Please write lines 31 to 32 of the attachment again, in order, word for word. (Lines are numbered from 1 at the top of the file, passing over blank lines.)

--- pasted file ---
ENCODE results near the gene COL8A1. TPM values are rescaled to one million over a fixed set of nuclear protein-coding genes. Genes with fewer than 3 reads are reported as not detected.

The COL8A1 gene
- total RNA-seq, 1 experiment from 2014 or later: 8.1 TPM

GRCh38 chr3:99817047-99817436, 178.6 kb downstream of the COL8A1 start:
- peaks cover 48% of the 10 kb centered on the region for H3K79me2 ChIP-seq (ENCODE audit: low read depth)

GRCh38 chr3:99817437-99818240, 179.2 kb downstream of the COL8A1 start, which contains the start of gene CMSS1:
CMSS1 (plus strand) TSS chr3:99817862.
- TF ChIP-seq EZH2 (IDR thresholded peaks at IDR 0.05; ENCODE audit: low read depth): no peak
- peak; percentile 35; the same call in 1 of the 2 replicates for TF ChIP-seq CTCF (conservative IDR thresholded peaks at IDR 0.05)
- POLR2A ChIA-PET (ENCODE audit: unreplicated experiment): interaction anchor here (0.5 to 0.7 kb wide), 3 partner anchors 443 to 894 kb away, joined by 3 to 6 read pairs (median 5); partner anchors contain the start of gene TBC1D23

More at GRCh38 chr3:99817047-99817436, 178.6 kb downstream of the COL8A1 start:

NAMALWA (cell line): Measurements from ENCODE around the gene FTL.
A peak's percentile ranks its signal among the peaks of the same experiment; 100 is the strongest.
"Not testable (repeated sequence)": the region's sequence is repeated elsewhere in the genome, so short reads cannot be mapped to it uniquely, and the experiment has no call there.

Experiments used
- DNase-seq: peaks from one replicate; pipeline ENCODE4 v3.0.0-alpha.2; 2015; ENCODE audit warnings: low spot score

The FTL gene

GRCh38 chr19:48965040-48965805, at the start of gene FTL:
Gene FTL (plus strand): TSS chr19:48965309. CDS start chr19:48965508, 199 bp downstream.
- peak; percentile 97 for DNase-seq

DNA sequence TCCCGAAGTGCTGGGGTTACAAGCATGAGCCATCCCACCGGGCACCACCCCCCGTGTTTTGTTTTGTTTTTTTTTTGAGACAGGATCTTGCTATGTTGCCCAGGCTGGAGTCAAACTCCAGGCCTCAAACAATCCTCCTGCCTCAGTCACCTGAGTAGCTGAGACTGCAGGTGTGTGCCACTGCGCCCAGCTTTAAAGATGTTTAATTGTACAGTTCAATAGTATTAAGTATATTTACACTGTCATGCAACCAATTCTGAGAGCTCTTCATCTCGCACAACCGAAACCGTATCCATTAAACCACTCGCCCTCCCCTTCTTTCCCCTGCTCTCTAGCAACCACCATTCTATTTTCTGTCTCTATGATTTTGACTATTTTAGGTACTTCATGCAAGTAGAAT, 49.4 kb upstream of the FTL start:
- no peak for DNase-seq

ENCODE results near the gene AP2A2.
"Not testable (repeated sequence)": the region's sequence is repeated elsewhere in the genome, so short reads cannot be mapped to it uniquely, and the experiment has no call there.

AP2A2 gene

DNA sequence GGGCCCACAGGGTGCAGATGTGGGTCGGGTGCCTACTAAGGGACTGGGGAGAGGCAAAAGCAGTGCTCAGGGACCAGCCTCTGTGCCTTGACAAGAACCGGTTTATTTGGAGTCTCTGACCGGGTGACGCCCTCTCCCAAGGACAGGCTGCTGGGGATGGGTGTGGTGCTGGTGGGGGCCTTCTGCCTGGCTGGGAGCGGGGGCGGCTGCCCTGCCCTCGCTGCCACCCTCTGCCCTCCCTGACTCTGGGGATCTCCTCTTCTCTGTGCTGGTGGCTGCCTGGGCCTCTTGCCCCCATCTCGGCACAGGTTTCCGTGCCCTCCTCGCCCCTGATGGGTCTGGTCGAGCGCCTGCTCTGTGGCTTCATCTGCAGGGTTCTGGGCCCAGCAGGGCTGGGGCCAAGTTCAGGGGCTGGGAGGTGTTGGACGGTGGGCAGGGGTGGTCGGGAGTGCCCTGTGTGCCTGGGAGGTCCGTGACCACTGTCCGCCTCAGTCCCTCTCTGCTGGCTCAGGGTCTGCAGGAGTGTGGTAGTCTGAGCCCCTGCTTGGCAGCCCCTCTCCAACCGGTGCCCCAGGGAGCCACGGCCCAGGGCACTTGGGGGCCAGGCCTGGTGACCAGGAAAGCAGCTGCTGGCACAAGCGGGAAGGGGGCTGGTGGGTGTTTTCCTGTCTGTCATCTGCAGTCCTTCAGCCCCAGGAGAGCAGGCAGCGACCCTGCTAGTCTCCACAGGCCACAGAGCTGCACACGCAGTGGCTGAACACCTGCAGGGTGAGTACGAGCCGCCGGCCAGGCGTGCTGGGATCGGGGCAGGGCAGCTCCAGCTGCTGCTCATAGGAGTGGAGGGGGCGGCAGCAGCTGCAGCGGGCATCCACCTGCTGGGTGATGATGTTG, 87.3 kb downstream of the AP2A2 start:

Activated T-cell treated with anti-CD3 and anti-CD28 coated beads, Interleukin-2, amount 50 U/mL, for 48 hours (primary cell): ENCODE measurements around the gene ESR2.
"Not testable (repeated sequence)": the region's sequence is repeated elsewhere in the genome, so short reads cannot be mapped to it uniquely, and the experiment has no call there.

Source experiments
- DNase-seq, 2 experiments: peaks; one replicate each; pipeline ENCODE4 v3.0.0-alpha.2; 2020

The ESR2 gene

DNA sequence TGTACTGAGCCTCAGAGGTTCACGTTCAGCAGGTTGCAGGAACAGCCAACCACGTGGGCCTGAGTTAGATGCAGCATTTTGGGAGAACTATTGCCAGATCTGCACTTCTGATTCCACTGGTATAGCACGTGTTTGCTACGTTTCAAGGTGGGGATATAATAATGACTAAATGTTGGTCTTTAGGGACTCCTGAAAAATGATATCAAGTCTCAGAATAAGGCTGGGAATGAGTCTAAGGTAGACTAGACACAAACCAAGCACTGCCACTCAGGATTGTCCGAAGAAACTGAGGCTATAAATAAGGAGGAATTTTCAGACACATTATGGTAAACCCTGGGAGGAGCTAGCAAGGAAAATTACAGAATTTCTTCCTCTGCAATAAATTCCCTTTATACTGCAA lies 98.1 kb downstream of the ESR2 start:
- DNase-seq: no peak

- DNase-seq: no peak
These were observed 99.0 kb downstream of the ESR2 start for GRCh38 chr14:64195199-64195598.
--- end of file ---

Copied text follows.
The ESR2 gene

DNA sequence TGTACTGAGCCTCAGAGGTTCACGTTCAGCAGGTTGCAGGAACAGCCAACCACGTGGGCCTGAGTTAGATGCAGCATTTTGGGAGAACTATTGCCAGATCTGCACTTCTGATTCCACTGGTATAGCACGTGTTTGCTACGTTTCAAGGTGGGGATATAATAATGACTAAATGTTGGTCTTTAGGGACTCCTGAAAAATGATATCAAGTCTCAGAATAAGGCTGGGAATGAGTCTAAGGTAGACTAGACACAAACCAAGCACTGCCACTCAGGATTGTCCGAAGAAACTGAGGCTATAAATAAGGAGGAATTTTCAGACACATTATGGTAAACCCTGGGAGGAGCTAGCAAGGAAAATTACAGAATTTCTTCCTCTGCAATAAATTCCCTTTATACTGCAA lies 98.1 kb downstream of the ESR2 start: